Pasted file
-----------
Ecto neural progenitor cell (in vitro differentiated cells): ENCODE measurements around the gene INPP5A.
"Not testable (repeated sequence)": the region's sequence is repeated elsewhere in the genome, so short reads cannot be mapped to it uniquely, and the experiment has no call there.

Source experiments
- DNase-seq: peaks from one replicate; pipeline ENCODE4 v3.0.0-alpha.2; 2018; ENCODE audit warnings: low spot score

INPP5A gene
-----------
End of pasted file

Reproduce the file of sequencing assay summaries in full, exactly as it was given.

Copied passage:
Ecto neural progenitor cell (in vitro differentiated cells): ENCODE measurements around the gene INPP5A.
"Not testable (repeated sequence)": the region's sequence is repeated elsewhere in the genome, so short reads cannot be mapped to it uniquely, and the experiment has no call there.

Source experiments
- DNase-seq: peaks from one replicate; pipeline ENCODE4 v3.0.0-alpha.2; 2018; ENCODE audit warnings: low spot score

INPP5A gene